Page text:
Investigation into the Influence of Charge Cooling and Autoignition Chemistry on the Greater Knock Resistance of Ethanol over Iso-octane 2013-01-2615
A study was conducted to investigate the relative influence of charge cooling and autoignition chemistry on the greater knock resistance seen by alcohol fuels compared to petrols when operating under “Beyond RON” conditions in a Port Fuel Injection (PFI) engine.
The methodology employed was that of a modelling study calibrated and validated using experimental data, with ethanol and iso-octane used as representatives of the alcohol fuels and petrols respectively. A two zone combustion model combined with an empirical knock model formed the centre of the modelling work, with the experimental investigation conducted on a boosted PFI engine.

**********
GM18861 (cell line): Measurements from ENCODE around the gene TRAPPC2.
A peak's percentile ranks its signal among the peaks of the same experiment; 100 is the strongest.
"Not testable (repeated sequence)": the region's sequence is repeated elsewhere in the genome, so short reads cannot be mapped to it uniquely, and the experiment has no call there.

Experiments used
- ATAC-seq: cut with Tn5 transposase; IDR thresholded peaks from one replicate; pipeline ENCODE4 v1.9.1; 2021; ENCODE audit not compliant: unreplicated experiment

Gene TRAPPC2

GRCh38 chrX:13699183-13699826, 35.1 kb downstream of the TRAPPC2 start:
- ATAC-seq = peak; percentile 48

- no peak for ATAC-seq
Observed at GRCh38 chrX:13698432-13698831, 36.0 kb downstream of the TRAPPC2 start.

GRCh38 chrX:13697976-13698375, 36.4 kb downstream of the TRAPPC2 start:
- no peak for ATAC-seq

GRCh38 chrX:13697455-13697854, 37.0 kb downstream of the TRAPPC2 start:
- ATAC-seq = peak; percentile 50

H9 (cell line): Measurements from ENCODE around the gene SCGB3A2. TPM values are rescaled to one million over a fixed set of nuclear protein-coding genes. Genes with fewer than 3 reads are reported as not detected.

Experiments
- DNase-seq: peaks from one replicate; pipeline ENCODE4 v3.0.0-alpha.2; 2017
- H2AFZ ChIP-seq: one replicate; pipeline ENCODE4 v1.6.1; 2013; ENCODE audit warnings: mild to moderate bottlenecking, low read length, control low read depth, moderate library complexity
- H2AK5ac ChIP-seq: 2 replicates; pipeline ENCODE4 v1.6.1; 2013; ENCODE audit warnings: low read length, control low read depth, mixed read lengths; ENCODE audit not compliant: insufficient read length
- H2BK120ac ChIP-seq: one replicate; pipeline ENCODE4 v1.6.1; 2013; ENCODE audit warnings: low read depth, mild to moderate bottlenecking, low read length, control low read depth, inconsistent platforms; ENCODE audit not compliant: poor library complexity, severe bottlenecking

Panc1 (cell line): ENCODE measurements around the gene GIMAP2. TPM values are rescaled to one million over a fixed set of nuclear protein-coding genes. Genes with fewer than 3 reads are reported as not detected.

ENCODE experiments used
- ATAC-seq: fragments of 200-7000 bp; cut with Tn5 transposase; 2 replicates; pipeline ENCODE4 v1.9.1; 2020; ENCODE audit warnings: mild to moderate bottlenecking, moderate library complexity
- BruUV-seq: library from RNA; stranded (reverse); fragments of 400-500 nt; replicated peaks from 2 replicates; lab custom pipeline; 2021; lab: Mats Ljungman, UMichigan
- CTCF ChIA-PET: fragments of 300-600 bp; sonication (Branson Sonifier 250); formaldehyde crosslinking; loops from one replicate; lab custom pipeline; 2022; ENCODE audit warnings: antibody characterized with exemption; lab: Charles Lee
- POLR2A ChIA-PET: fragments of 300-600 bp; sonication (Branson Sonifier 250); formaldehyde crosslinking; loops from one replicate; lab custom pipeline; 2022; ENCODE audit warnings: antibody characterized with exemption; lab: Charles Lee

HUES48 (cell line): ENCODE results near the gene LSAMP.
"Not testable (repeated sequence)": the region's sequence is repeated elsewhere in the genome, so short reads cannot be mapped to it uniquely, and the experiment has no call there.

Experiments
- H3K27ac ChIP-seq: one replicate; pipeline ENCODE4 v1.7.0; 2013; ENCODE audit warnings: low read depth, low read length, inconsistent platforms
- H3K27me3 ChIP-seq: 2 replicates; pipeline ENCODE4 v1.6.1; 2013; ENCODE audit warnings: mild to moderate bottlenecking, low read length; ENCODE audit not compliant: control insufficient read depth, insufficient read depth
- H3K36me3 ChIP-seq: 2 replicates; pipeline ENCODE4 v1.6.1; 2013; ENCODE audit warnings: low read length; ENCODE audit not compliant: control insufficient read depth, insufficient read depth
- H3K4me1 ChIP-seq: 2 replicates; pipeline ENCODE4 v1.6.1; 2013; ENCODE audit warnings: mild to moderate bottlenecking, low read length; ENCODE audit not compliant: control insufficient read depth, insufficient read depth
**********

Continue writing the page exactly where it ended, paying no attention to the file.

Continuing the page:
The comparison of knock resistance between ethanol and iso-octane showed that autoignition chemistry plays the largest role in the knock resistance advantage of ethanol.
This dominance by autoignition chemistry is partly aided by PFI's poor use of the charge cooling capacity of ethanol. Ethanol may in fact produce an even greater knock resistance advantage over iso-octane in a Direct Injection (DI) engine, where the charge cooling capabilities of ethanol may be better utilised.
Citation: Bock, B., Bell, A., and Floweday, G., "Investigation into the Influence of Charge Cooling and Autoignition Chemistry on the Greater Knock Resistance of Ethanol over Iso-octane," SAE Technical Paper 2013-01-2615, 2013, https://doi.org/10.4271/2013-01-2615. Download Citation
Bradley Bock, Arthur Bell, Gareth Floweday